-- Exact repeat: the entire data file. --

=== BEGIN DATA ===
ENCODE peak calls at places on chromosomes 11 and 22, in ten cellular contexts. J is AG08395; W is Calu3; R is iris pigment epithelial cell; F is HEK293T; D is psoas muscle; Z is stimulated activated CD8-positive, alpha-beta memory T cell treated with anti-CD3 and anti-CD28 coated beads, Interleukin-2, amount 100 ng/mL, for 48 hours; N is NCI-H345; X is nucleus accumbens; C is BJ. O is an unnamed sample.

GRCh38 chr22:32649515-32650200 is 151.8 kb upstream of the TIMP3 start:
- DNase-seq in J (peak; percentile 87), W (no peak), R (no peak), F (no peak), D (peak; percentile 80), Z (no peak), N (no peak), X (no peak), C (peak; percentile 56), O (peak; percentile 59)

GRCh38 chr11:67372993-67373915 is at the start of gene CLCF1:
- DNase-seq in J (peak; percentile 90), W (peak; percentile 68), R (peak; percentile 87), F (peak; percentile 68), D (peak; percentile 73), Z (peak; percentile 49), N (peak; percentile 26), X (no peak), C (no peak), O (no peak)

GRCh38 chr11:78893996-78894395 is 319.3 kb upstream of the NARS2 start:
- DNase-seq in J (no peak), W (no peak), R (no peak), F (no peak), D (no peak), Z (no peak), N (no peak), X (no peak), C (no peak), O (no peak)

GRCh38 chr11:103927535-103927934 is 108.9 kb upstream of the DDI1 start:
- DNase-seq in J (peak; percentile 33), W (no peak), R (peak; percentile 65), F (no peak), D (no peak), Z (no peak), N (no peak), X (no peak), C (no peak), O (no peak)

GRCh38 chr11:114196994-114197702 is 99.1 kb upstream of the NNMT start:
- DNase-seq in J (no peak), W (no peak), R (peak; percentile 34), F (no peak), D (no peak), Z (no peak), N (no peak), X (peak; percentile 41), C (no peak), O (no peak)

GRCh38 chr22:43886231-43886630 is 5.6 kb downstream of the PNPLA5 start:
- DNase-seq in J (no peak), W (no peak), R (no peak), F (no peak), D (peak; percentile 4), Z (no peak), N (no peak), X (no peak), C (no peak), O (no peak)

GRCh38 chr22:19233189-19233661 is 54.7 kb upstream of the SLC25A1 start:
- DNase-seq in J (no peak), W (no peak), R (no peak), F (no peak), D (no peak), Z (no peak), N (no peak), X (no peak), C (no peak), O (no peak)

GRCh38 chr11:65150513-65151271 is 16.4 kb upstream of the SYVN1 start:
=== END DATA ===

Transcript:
ENCODE peak calls at places on chromosomes 11 and 22, in ten cellular contexts. J is AG08395; W is Calu3; R is iris pigment epithelial cell; F is HEK293T; D is psoas muscle; Z is stimulated activated CD8-positive, alpha-beta memory T cell treated with anti-CD3 and anti-CD28 coated beads, Interleukin-2, amount 100 ng/mL, for 48 hours; N is NCI-H345; X is nucleus accumbens; C is BJ. O is an unnamed sample.

GRCh38 chr22:32649515-32650200 is 151.8 kb upstream of the TIMP3 start:
- DNase-seq in J (peak; percentile 87), W (no peak), R (no peak), F (no peak), D (peak; percentile 80), Z (no peak), N (no peak), X (no peak), C (peak; percentile 56), O (peak; percentile 59)

GRCh38 chr11:67372993-67373915 is at the start of gene CLCF1:
- DNase-seq in J (peak; percentile 90), W (peak; percentile 68), R (peak; percentile 87), F (peak; percentile 68), D (peak; percentile 73), Z (peak; percentile 49), N (peak; percentile 26), X (no peak), C (no peak), O (no peak)

GRCh38 chr11:78893996-78894395 is 319.3 kb upstream of the NARS2 start:
- DNase-seq in J (no peak), W (no peak), R (no peak), F (no peak), D (no peak), Z (no peak), N (no peak), X (no peak), C (no peak), O (no peak)

GRCh38 chr11:103927535-103927934 is 108.9 kb upstream of the DDI1 start:
- DNase-seq in J (peak; percentile 33), W (no peak), R (peak; percentile 65), F (no peak), D (no peak), Z (no peak), N (no peak), X (no peak), C (no peak), O (no peak)

GRCh38 chr11:114196994-114197702 is 99.1 kb upstream of the NNMT start:
- DNase-seq in J (no peak), W (no peak), R (peak; percentile 34), F (no peak), D (no peak), Z (no peak), N (no peak), X (peak; percentile 41), C (no peak), O (no peak)

GRCh38 chr22:43886231-43886630 is 5.6 kb downstream of the PNPLA5 start:
- DNase-seq in J (no peak), W (no peak), R (no peak), F (no peak), D (peak; percentile 4), Z (no peak), N (no peak), X (no peak), C (no peak), O (no peak)

GRCh38 chr22:19233189-19233661 is 54.7 kb upstream of the SLC25A1 start:
- DNase-seq in J (no peak), W (no peak), R (no peak), F (no peak), D (no peak), Z (no peak), N (no peak), X (no peak), C (no peak), O (no peak)

GRCh38 chr11:65150513-65151271 is 16.4 kb upstream of the SYVN1 start: